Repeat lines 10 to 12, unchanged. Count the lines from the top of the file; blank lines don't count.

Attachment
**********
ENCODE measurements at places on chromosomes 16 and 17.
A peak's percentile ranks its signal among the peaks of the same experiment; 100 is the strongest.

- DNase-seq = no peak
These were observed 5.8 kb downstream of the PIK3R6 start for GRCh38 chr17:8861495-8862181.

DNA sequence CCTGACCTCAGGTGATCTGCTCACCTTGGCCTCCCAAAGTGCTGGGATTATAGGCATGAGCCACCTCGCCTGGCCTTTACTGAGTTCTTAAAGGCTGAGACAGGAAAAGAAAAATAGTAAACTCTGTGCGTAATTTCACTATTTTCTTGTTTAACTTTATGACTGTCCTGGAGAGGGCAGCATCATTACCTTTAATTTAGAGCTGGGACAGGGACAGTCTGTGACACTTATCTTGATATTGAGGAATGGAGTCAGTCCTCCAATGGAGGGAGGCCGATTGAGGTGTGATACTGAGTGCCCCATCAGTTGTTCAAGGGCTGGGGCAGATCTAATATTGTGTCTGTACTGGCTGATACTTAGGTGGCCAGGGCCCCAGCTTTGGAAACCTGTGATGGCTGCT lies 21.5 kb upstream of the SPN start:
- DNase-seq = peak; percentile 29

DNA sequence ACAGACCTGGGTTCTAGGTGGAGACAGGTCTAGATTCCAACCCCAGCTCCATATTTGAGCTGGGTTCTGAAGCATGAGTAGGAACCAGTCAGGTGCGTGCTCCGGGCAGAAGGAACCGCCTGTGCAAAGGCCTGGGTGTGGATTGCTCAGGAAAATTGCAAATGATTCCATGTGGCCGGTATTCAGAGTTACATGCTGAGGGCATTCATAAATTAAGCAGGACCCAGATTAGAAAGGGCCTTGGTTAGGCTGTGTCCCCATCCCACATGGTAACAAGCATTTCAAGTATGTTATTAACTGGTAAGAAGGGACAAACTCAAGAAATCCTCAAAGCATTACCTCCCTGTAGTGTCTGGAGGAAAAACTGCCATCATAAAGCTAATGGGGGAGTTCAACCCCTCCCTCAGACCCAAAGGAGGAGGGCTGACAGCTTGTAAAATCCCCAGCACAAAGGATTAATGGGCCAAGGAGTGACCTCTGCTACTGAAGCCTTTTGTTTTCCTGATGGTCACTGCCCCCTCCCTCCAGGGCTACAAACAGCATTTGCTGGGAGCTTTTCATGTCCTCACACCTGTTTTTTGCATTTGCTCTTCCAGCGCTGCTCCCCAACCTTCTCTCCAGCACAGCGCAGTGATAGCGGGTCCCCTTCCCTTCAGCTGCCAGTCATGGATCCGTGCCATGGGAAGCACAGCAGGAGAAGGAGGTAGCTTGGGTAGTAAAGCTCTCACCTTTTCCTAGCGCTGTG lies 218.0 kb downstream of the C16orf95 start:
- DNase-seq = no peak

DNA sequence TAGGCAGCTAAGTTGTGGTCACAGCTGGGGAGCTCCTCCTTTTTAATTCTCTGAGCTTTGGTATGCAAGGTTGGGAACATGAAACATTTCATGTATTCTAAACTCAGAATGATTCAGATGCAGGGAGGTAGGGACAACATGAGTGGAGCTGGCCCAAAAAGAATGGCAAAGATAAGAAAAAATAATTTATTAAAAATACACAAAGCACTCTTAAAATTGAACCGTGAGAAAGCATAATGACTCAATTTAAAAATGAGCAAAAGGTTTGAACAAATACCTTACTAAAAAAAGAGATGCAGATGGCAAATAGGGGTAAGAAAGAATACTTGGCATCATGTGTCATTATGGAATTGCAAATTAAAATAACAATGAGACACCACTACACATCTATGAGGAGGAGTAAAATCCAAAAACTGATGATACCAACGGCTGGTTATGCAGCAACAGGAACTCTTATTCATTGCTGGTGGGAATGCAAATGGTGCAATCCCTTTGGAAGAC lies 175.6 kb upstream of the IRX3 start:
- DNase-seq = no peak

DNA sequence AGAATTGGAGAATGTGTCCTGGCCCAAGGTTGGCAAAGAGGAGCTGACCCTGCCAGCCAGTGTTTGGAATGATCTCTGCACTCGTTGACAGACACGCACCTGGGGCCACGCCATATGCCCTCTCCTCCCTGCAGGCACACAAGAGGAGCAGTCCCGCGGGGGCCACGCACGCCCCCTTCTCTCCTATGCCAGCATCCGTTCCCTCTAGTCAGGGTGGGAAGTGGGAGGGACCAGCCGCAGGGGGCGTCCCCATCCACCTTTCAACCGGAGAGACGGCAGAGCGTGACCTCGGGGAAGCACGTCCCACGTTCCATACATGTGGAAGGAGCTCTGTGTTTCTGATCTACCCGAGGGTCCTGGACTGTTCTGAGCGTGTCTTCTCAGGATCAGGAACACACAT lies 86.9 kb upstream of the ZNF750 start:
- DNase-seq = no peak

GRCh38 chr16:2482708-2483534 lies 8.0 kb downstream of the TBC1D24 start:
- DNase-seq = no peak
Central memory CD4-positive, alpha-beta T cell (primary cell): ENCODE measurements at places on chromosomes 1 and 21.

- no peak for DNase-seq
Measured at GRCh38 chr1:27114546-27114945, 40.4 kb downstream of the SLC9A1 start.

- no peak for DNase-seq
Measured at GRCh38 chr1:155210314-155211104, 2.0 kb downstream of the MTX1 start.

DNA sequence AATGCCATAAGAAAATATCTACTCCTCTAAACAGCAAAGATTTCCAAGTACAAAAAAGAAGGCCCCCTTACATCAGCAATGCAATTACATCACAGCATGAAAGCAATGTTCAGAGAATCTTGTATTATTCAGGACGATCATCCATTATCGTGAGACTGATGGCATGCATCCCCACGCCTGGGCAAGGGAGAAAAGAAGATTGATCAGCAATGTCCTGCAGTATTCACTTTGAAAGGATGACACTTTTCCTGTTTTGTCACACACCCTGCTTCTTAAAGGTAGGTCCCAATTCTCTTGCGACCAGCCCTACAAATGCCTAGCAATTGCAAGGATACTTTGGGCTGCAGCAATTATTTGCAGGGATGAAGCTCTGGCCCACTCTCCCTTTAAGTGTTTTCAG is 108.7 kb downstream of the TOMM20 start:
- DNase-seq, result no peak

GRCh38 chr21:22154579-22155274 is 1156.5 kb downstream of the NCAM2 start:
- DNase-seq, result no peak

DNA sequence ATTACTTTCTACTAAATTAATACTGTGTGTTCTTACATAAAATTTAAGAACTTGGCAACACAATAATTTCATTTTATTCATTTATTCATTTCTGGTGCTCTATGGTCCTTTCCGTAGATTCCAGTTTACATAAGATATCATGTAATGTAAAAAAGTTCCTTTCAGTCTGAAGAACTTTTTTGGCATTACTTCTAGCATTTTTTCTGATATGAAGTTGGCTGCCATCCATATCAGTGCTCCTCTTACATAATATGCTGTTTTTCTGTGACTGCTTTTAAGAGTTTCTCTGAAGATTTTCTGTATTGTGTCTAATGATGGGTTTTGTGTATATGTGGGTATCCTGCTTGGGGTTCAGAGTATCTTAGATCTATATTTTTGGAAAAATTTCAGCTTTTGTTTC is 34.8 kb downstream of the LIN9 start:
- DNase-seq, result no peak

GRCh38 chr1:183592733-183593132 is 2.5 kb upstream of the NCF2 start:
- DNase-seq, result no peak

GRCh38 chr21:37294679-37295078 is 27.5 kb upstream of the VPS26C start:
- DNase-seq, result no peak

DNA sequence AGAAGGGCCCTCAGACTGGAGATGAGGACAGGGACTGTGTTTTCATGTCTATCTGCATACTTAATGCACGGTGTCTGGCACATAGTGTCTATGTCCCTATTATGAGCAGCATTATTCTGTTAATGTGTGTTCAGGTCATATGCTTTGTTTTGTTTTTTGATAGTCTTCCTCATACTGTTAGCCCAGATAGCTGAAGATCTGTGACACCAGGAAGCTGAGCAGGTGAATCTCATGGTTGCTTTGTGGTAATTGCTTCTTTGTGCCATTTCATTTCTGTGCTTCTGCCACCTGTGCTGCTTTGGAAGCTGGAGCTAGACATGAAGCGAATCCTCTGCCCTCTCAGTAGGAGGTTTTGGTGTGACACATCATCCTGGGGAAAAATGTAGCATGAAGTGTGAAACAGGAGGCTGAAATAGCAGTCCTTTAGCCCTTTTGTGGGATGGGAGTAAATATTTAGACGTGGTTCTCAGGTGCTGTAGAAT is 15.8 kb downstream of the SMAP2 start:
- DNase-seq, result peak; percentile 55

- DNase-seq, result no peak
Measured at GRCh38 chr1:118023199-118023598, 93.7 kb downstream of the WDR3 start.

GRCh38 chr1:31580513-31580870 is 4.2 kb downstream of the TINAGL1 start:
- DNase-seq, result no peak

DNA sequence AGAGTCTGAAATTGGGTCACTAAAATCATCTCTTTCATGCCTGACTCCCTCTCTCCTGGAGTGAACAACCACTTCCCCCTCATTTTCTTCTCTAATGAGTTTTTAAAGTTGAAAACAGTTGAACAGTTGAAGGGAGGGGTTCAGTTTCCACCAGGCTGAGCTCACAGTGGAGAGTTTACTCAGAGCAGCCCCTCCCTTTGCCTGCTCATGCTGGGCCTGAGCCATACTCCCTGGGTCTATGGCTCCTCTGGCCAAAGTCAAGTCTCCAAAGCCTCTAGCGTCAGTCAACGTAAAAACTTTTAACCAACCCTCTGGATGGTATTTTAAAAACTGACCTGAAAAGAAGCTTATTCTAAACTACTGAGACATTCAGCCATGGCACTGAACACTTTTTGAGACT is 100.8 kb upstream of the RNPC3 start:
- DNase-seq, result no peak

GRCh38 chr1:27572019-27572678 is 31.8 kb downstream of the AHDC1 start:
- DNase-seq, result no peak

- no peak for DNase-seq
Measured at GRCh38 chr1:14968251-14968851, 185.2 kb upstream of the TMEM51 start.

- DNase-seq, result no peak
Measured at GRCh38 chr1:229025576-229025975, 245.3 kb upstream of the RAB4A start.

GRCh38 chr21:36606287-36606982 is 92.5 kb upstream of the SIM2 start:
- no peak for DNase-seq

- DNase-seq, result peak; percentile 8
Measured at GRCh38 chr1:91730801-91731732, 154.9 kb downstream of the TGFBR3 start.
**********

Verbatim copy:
- DNase-seq = no peak

DNA sequence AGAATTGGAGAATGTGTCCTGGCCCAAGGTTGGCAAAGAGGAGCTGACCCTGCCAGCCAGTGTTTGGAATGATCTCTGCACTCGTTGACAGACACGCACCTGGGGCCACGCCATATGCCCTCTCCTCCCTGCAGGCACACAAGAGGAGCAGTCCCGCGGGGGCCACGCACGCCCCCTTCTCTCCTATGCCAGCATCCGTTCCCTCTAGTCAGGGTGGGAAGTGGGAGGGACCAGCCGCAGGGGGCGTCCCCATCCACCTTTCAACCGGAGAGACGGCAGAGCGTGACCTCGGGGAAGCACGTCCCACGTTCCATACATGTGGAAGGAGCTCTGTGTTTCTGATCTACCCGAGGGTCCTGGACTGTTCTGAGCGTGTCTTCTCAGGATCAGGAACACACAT lies 86.9 kb upstream of the ZNF750 start:
- DNase-seq = no peak